Prisons and Abandoned Factories: A Journey from Belmarsh to Plumstead, a set on Flickr.
On July 11, 2012, as part of my ongoing project to photograph the whole of London by bike (or see here), I cycled east from Greenwich, intending to travel to the Thames Barrier, on the border of Charlton and Woolwich, but then carrying on, through Woolwich to Thamesmead, the satellite town originally built in the 1960s, and used as the setting for Stanley Kubrick’s notorious film “A Clockwork Orange,” and back via Belmarsh Prison and Plumstead, before rejoining the Thames Path once more for the journey back west, and home.
I’m posting these photos in four sets, and this is the last of the four, following Chasing Clouds in Greenwich: Photos of a Journey East Along the Thames, Industry and Decay: Photos of a Journey Along the Thames from Greenwich to Woolwich and Lost Glories: Photos of a Thames Journey from Woolwich to Thamesmead (also see here, here and here). In those, I recorded the first stage of the journey, through Greenwich under a brooding, rain-filled sky; the second stage, through New Charlton, past the Thames Barrier and into Woolwich, through industrial estates, and with a diversion to an evocative set of river stairs; and the third, through the housing developments in the Royal Arsenal in Woolwich, and then on to Thamesmead.
I hope to make a return visit to Thamesmead soon, as I only had a short amount of time before returning home, which I managed in a fairly haphazard manner, after getting lost and emerging near a giant roundabout on the busy A2016, which runs from Plumstead to Erith. From this road, I discovered that I was close to Belmarsh Prison, the maximum security prison — aka Category A prison — notorious for the detention of alleged terror suspects, held without charge or trial. Next to Belmarsh is a Category B prison, Thameside, built and run by Serco, the private security firm dogged by controversy for its work with asylum seekers and in the health service, as well as its involvement with private prisons, and, across the road from Thameside, a number of derelict factories and warehouses which also attracted my attention.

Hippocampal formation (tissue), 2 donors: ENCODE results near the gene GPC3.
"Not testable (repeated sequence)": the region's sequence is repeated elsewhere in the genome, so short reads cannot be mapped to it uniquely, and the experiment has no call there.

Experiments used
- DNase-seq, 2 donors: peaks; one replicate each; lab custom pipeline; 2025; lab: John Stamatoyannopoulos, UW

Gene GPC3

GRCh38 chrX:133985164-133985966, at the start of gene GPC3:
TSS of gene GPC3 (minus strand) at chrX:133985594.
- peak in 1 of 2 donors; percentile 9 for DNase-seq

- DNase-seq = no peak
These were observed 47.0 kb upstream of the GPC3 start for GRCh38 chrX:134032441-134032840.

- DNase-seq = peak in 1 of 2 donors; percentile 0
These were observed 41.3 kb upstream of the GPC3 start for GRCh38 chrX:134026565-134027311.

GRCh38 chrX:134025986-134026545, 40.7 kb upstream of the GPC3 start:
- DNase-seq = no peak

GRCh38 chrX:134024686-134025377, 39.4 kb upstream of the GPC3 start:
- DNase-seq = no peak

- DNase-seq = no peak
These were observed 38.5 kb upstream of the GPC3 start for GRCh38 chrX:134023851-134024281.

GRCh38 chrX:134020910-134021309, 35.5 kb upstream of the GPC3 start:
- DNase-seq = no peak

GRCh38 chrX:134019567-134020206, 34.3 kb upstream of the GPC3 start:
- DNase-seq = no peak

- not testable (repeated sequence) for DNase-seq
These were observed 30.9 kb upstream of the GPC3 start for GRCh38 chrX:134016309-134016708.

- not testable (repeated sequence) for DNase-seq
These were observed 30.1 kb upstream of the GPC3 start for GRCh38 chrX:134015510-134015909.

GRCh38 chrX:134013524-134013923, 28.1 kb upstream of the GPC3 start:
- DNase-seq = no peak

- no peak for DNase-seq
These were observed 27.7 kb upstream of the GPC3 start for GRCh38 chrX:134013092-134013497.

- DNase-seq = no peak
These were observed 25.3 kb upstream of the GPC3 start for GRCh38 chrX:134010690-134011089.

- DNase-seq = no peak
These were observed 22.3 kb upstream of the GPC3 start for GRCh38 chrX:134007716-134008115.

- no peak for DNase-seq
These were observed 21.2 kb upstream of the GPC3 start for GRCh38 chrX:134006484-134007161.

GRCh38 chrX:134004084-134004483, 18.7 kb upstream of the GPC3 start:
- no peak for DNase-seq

From these ruins, I swiftly made my way home via Plumstead, rejoining the River Thames near the Woolwich Ferry, and then trying to get home ahead of another storm — an aim that failed when, on Greenwich peninsula, I was soaked to the skin in a huge deluge, and was thankful that my camera case proved to be waterproof.
For the next few photo sets, as well as posting some more photos from my Italian holiday last month, I’ll be posting photos I took north of the river in London — just some of the 1500 or so photos I have still to post from my journeys over the last two months. As ever, I hope you’ll be joining me.
Andy Worthington is the author of The Guantánamo Files: The Stories of the 774 Detainees in America’s Illegal Prison (published by Pluto Press, distributed by Macmillan in the US, and available from Amazon — click on the following for the US and the UK) and of two other books: Stonehenge: Celebration and Subversion and The Battle of the Beanfield. To receive new articles in your inbox, please subscribe to my RSS feed — and I can also be found on Facebook, Twitter, Digg, Flickr (my photos) and YouTube. Also see my definitive Guantánamo prisoner list, updated in April 2012, “The Complete Guantánamo Files,” a 70-part, million-word series drawing on files released by WikiLeaks in April 2011, and details about the documentary film, “Outside the Law: Stories from Guantánamo” (co-directed by Polly Nash and Andy Worthington, and available on DVD here — or here for the US). Also see my definitive Guantánamo habeas list and the chronological list of all my articles, and please also consider joining the new “Close Guantánamo campaign,” and, if you appreciate my work, feel free to make a donation.
On Facebook, Henry W. Peters wrote:
Nice series Andy.
Thanks, Henry. I’m very glad to hear that you’re enjoying my new project.
Ann Alexander wrote: